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Court of Appeal highlights ongoing gatekeeper role of trial judge in relation to expert evidence

In Bruff-Murphy v. Gunawardena, 2017 ONCA 502, the Ontario Court of Appeal emphasized the importance of the ongoing role of a trial judge as a gatekeeper, even after an expert is qualified to testify. In this case, the trial judge identified concerns that the expert witness crossed the line from an objective witness to an advocate for the defence. However, the trial judge did not exclude the opinion evidence or alert the jury about the problems with the witness’s testimony. As a result, the fairness of the trial was irreparably compromised. The Court of Appeal allowed the appeal and ordered a new trial.

The appellant was hit from behind by the respondent while stopped in her car. The respondent admitted liability and the sole issue in the 23 day jury trial was what damages, if any, the appellant suffered.

The appellant alleged that as a result of the accident she suffered soft tissue damage in her neck, lower back and right shoulder. In addition, the appellant alleged that the accident left her in a chronic pain condition with attendant anxiety and depression. At trial, the appellant called a number of physicians who testified that she suffered in the manner complained of and the cause of her suffering was the motor vehicle accident. The defence called two medical experts who had been retained to conduct independent medical examinations. The medical expert in question on appeal was Dr. Monte Bail, a psychiatrist.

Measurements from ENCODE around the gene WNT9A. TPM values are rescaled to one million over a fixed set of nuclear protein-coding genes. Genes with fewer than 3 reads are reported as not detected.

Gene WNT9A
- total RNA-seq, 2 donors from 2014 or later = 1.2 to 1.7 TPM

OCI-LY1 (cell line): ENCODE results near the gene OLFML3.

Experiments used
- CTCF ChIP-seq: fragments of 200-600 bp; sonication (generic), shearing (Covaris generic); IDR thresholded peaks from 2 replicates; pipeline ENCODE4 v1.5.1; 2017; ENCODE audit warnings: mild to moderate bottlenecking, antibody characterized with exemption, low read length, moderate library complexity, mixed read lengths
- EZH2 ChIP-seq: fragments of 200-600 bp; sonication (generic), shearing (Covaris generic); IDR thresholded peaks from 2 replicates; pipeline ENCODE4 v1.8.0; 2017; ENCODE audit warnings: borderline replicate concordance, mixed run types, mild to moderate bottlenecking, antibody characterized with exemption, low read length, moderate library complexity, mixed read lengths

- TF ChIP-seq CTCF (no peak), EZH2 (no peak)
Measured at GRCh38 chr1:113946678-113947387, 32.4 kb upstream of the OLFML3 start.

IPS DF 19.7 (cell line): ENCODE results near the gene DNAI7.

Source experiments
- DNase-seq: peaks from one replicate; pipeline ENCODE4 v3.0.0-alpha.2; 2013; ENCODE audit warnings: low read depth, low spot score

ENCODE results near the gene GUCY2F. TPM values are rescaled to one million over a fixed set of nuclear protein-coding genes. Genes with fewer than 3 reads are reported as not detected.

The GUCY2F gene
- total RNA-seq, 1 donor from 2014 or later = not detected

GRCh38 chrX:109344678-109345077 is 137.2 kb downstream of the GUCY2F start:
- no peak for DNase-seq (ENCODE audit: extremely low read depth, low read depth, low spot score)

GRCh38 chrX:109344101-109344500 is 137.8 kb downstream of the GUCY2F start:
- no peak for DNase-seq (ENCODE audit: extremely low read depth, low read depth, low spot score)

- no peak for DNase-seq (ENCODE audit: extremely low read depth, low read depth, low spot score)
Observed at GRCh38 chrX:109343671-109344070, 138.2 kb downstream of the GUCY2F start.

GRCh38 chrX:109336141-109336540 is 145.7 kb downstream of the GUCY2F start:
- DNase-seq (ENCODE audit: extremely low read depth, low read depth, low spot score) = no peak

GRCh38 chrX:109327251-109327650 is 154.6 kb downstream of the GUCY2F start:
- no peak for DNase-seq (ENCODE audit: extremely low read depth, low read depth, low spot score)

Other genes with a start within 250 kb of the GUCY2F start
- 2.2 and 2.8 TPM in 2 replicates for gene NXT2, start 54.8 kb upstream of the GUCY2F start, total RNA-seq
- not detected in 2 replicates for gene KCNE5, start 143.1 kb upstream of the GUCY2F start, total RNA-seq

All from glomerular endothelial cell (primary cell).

At trial, counsel for the appellant objected to Dr. Bail’s testifying on the grounds that Dr. Bail’s report was essentially an attack on the appellant’s credibility and that Dr. Bail was biased. The trial judge ruled that Dr. Bail could not testify on certain sections of his report, primarily where Dr. Bail was critical of the reliability of the conclusions reached by other doctors who had examined the appellant. The trial judge also warned Dr. Bail against testifying about the appellant’s credibility.

Dr. Bail testified that his methodology was not to review medical records until after the examination. In this case, Dr. Bail met with the appellant for an hour, and subsequently spent 10 to 12 hours reviewing the appellant’s medical records, noting discrepancies between what she had told him and her medical records. A large portion of Dr. Bail’s report consisted of these discrepancies, which he never questioned the appellant on.

In summary, Dr. Bail’s evidence was that the appellant did not develop any psychiatric disorders or limitations as a result of the accident and required no psychotherapy or psychotropic medication in relation to the accident. In addition, Dr. Bail testified the appellant’s pre-accident psychiatric profile was not exacerbated by the accident and she did not require housekeeping or attendant care as a result of any psychiatric condition.

The Verdict

After the closing submissions, the trial judge delivered his charge to the jury, which had been previously reviewed at a conference by the parties. No objection was made to the charge and no special instructions regarding Dr. Bail’s testimony was requested. The trial judge reviewed Dr. Bail’s testimony briefly, but did not instruct the jury regarding the duty of expert witnesses or raise any concerns about Dr. Bail’s testimony.